(222f) Dynamics of Biofilm Elimination on Thermally Shocked Biomedical Surfaces

Aljaafari, H., University of Iowa
Ricker, E., University of Iowa
Nuxoll, E., University of Iowa
When bacteria colonize a medical implant surface, they form a biofilm which cannot be eradicated chemically. The current standard of care is surgical explantation of the device and surrounding tissue, with eventual reimplantation of a replacement device with twice the probability of infection. These infections are a $5 billion problem in the U.S. alone, impacting over 100,000 patients annually. One approach to mitigating these biofilms is in situ thermal eradication by generating a thermal shock directly at the device/biofilm interface. We have developed magnetic nanoparticle / polymer composite coatings which heat rapidly when exposed to an externally applied alternating magnetic field, and have quantified immediate bacterial population reductions of up to 6 orders of magnitude (i.e., “6-log” reductions).

Moreover, under certain circumstances the biofilm bacterial population continues to decrease for hours after the thermal shock is removed and physiological temperature is restored, resulting in complete eradication of the biofilm. Re-incubation studies at a variety of shock temperatures (50 – 80 °C) and exposure times (1 – 30 min) showed that thermal shocks producing immediate population reductions greater than 4-log resulted in complete elimination of the biofilm approximately 4 hours later, regardless of the temperature/exposure time combination used to achieve the immediate reduction. Biofilms subjected to thermal shocks with more modest immediate population reductions (less than 4-log) grew back to their initial population density within 24 hours. These investigations were extended to biofilms with different culture conditions producing pre-shock population densities 100 times greater than the earlier biofilms (nearly 109 CFU/cm2). Despite the substantially larger initial population density, the same immediate population reduction (4-log) was required to prompt eventual die-off of the biofilm, even though the population density immediately after the thermal shock was 100 times greater than in the previous studies. This suggests that the degree of thermal shock required to eradicate a biofilm is independent of the biofilm’s initial population density.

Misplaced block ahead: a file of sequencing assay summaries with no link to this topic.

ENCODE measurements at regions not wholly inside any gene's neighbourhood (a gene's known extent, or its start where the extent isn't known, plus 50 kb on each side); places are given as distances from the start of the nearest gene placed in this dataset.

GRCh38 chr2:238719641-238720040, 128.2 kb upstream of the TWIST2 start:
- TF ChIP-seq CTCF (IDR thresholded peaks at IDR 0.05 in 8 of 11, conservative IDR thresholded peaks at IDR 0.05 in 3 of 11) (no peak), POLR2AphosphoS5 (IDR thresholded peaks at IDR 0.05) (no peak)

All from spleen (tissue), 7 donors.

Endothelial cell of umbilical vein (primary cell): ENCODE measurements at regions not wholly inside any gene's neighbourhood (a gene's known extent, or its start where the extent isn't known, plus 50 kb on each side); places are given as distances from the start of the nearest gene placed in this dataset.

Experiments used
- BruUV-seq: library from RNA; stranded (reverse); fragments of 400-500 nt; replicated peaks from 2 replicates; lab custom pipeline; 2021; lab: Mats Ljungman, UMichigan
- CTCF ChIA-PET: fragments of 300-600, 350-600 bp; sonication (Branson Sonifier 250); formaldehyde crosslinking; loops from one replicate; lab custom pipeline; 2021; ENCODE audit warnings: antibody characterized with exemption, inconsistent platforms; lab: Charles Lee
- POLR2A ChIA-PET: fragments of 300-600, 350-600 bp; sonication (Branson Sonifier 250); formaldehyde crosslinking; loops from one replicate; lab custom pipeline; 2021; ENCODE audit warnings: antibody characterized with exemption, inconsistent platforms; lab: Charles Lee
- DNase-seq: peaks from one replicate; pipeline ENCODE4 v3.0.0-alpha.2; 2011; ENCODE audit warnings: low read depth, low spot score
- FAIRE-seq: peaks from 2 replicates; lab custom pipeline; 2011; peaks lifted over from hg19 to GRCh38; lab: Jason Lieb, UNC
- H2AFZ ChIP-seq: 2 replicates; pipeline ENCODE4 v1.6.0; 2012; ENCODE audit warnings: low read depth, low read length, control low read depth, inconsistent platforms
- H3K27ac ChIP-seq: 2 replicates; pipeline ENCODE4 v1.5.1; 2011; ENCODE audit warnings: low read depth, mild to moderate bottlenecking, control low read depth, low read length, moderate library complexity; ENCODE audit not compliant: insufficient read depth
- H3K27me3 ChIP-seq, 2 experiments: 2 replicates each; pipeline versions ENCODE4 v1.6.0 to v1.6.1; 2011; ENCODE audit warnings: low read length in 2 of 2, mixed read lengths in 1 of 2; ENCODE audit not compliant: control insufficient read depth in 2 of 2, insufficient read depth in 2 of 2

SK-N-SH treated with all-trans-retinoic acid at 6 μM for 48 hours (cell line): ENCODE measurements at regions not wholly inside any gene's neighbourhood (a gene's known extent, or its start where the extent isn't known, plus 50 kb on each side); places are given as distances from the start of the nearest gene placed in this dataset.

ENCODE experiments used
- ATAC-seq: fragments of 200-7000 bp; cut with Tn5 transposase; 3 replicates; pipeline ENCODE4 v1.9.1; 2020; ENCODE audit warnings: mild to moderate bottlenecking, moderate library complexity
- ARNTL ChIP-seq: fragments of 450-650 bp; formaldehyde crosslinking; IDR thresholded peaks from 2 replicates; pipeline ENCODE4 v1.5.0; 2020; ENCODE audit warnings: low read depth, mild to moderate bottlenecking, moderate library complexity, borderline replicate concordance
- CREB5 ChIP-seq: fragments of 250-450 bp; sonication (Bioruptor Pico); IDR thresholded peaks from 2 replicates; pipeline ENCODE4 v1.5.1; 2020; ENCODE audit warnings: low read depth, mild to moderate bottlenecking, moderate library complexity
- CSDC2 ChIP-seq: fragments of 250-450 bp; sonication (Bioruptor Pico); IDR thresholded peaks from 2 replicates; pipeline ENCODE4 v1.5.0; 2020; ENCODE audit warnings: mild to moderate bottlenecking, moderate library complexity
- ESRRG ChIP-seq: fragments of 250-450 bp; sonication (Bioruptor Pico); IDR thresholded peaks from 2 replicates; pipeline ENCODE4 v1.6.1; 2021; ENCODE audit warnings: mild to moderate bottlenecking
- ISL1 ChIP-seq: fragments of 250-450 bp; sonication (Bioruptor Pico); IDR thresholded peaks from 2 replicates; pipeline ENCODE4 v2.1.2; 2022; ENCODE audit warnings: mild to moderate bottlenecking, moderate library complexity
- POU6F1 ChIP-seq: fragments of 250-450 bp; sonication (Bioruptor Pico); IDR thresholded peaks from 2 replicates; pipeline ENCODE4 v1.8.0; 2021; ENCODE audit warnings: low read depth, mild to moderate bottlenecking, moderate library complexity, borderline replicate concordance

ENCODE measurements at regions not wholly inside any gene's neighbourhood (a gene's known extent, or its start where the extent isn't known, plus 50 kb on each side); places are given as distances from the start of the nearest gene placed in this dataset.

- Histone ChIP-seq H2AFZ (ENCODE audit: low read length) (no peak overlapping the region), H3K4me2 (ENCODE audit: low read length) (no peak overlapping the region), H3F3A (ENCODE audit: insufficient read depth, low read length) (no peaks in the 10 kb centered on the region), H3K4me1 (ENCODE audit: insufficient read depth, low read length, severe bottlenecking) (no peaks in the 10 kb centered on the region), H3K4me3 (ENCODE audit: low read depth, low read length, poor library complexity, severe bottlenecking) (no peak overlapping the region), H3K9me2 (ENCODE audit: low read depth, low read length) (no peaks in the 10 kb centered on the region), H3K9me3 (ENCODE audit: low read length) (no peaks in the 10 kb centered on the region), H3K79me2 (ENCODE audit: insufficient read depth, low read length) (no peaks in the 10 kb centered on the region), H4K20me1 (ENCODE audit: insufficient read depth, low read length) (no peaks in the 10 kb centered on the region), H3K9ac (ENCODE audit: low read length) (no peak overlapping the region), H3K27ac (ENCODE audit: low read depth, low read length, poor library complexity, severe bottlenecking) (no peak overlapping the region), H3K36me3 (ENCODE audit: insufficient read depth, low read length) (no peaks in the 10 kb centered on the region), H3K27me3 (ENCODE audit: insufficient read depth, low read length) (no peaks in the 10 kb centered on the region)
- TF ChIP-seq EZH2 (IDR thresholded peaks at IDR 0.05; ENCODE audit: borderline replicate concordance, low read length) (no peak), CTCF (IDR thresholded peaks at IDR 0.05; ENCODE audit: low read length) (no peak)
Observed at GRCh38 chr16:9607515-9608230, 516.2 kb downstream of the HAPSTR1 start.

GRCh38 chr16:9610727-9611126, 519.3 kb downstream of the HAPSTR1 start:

Furthermore, this approach may be integrated with other modifications to the biofilm/device interface to prevent or eliminate biofilms with even milder thermal shocks. Investigations of combined thermal shock and antibiotic exposure yielded population reductions whose orders of magnitude were greater than the sum of the orders of magnitude reduction for either treatment alone, enabling significantly milder thermal shocks to provide the same efficacy and providing an impetus for localized delivery at the device interface of antibiotics which are by themselves insufficient for biofilm elimination.